If you’ve never been able to awkwardly murmur your food order to a server in the dark while a movie is playing due to your dietary restrictions, soon you will have your time to shine. Indeed, Alamo Drafthouse will unveil a new vegan menu this Tuesday, so even those who refrain from animal product consumption can feel anxiety about whether or not they’re chewing too loudly during a crowded showing of A Quiet Place where no one seems to be eating anything crunchy but you. Keep Reading »
Initially, Samuel T. Adams had a condition for being interviewed: he must remain anonymous.
“I got an email,” Adams explained to me, “from Janus Films saying, ‘Hey! Saw you’ve been screening a few of our films! How’s that working out for ya?’”
Used to be, when a new Star Wars movie came out, the only decision you had to make was, well, whether to let George Lucas exploit your childhood nostalgia yet again– but also, whether to watch it in 2D or 3D. These days, however, you can dine, recline– everything short of watching the flick in hologram form. Here are the various ways you can see Rogue One around town, and how much it’ll cost ya.
As you know, we’re about to get two new dine-in cinemas via the soon-to-open Alamo Drafthouse in Downtown Brooklyn and the forthcoming Nitehawk Prospect Park. But wait, make that three new dine-ins: iPic, a Florida-based chain, just opened a location at the South Street Seaport, right next to Smorgasburg.
By now you’ve heard that the folks at Williamsburg’s beloved Nitehawk Cinema are giving a $10 million makeover to Park Slope’s ratty Pavilion theater. Which is good news to anyone who has ever gone to Smorgasburg in Prospect Park and thought, “Oh, I’d like to see Snowden but I forgot my bed bug detector.” Still, there are likely some nostalgics who will miss the Pavilion and bitch about the hipsters taking it over and ruining everything with Werner Herzog-themed cocktails like the Even Dewar’s Started Small. (Hey, at least tickets won’t cost $32, like they do for VIP seats at South Street Seaport’s new dine-in theater.)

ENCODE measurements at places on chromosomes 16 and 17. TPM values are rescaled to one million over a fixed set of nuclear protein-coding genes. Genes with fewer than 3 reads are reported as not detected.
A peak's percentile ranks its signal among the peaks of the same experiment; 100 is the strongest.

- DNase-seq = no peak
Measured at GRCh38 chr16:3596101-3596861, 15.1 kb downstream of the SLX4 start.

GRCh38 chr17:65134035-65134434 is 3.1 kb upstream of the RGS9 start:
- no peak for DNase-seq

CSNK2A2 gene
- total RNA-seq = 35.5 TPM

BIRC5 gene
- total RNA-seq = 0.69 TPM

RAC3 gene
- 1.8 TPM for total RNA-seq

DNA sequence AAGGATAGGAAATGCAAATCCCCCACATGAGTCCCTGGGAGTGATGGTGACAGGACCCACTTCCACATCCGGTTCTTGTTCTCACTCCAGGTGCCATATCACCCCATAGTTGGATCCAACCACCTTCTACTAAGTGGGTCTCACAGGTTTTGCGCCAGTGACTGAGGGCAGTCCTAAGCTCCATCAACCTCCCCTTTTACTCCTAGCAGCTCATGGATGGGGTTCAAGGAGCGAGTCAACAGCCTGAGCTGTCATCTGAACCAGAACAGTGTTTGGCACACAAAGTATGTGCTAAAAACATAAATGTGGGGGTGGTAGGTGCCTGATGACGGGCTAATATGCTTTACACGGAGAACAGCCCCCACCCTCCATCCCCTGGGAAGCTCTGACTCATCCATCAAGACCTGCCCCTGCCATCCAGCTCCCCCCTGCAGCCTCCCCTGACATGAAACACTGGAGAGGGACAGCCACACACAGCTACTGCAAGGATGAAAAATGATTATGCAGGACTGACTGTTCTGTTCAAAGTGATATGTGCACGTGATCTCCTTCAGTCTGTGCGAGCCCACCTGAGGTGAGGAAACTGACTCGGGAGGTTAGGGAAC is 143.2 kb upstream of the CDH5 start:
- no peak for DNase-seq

This week at South by Southwest, I got turned away from two films because of Alamo Drafthouse’s policy of not letting badge holders in if they’re so much as five minutes late, even if there are still empty seats. Gah!! So when Alamo’s founder, Tim League, conspicuously showed up seven minutes late to a panel discussion about “Indie Film and the Death of the Theatrical,” I was half hoping he’d get ba-ba-bounced. Justice, man! But let’s face it, it’s hard to stay mad at Alamo. They did the whole Nitehawk thing long before there was a Nitehawk. And I definitely had to forgive League when I noticed he was wearing a hilarious Bernie Sanders/Circle Jerks mash-up t-shirt. Plus, he came with news about Alamo’s forthcoming Brooklyn location.
It’s an amazing (if increasingly expensive) time to be a downtown cinefile, folks. First the East Village’s AMC got recliners, then Metrograph opened on the Lower East Side, and now the news that’s really going to knock you off your feet: 4DX, the South Korean technology that causes your seat to buck and sway with the action, is finally, finally set to debut at the Regal Union Square Stadium 14. The first film to use the technology in New York City, Batman v. Superman, opens March 25. A second auditorium will open in Times Square in April.
A brand new movie theater is opening up in Bushwick tonight, bringing their fancy take on the Nitehawk view-n’-brew model with them. Our guess is Syndicated will do quite well if they’re able to capitalize on a whole neighborhood’s desire to hibernate not far from the apartment during this season in hell. Proving their street cred, the cinema is kicking off their inaugural night with Close Encounters of the Third Kind, the 1997 Spielberg-before-Spielberg-was-annoying sci-fi film that cost (at, ahem, $18 million) only a fraction of what studios blow on that dude now.
As if the advent of 4DX wasn’t exciting enough, downtown film-goers are getting a new art-house cinema as well. Alexander Olch, the filmmaker-designer who owns an eponymous tie shop on Orchard Street, is bringing Metrograph to nearby 7 Ludlow Street. The theater will open in February, according to an announcement that went out today.
It took me three passes before I could bring myself to open the unmarked black door on East 4th Street, the one an older man had entered after trying to cruise me near a rack of Citi Bikes. Inside was a steep staircase, painted deep orange, leading down into a basement lobby. There was a framed poster on the wall: Eyes Wide Shut, the Stanley Kubrick film in which an overcurious New Yorker stumbles into an orgy of anonymous, Bacchanalian sex.
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